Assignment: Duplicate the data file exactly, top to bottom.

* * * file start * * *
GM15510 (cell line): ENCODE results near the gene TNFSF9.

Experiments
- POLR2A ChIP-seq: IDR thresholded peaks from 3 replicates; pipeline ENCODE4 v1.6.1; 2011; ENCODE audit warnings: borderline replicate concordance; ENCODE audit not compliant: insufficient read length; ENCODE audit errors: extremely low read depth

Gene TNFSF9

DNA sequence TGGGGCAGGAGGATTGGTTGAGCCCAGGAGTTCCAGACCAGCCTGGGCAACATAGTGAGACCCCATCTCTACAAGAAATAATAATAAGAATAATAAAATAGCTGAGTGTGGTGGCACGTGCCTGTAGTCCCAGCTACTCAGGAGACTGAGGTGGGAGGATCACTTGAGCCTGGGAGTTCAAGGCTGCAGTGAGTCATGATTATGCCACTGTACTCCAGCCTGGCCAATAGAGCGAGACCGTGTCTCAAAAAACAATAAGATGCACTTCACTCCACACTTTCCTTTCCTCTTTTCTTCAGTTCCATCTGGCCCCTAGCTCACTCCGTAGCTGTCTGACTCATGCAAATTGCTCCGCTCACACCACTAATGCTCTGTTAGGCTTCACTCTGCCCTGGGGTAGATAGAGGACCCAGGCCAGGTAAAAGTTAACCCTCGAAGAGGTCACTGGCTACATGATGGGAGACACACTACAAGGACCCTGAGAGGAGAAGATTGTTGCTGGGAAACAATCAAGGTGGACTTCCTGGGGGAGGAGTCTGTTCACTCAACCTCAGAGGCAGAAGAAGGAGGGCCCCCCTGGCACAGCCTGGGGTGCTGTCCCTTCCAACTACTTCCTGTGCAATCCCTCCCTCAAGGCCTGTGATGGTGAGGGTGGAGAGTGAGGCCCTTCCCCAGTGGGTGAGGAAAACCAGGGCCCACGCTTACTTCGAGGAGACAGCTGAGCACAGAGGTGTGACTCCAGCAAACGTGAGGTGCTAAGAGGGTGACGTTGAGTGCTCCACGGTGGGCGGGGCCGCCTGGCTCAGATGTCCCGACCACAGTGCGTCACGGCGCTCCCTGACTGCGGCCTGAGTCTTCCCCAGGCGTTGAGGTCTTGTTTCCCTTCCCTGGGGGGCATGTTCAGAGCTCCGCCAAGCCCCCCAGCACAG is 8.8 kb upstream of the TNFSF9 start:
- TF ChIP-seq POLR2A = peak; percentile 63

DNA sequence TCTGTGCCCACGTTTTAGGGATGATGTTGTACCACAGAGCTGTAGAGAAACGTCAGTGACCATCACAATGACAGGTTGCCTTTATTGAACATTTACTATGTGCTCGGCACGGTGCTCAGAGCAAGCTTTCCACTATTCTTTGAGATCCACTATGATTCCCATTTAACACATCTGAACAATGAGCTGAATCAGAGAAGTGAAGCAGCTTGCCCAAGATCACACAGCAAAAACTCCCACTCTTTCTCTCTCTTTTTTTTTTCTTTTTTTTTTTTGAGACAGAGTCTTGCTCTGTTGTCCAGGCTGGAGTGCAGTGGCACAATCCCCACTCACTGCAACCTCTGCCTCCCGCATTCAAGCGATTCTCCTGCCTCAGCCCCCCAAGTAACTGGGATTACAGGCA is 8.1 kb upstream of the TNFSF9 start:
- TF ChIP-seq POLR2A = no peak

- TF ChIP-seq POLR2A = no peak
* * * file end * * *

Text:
GM15510 (cell line): ENCODE results near the gene TNFSF9.

Experiments
- POLR2A ChIP-seq: IDR thresholded peaks from 3 replicates; pipeline ENCODE4 v1.6.1; 2011; ENCODE audit warnings: borderline replicate concordance; ENCODE audit not compliant: insufficient read length; ENCODE audit errors: extremely low read depth

Gene TNFSF9

DNA sequence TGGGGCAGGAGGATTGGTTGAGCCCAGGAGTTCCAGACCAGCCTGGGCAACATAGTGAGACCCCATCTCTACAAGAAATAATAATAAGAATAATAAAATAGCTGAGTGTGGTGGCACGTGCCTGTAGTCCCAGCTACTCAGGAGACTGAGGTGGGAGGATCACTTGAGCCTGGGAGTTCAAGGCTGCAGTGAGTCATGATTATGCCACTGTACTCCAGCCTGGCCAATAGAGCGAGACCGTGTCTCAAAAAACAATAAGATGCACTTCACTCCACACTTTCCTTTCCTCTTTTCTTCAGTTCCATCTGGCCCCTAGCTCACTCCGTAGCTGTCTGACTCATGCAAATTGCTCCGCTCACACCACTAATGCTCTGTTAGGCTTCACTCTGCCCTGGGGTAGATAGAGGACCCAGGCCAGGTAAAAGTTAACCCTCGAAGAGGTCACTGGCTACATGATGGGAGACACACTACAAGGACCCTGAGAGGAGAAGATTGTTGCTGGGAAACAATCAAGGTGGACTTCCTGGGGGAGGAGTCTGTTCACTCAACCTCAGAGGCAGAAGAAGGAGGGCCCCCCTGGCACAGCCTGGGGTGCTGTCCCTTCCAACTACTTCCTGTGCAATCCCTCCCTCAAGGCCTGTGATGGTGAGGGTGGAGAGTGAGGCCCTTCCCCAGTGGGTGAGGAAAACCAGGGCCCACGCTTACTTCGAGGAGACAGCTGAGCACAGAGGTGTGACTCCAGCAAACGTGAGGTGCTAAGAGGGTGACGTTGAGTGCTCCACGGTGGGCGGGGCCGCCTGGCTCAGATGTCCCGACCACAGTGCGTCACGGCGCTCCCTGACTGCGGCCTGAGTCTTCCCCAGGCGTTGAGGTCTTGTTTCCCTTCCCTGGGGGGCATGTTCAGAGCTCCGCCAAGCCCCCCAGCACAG is 8.8 kb upstream of the TNFSF9 start:
- TF ChIP-seq POLR2A = peak; percentile 63

DNA sequence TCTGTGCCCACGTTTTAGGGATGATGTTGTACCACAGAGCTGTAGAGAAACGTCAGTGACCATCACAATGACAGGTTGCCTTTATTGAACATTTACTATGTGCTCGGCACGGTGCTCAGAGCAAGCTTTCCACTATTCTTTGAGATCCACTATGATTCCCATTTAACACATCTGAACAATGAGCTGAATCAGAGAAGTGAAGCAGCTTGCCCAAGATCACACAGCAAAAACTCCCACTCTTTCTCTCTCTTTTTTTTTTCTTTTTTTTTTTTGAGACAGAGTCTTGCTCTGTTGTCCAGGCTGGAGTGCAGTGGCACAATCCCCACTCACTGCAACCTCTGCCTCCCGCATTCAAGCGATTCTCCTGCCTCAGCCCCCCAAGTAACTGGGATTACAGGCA is 8.1 kb upstream of the TNFSF9 start:
- TF ChIP-seq POLR2A = no peak

- TF ChIP-seq POLR2A = no peak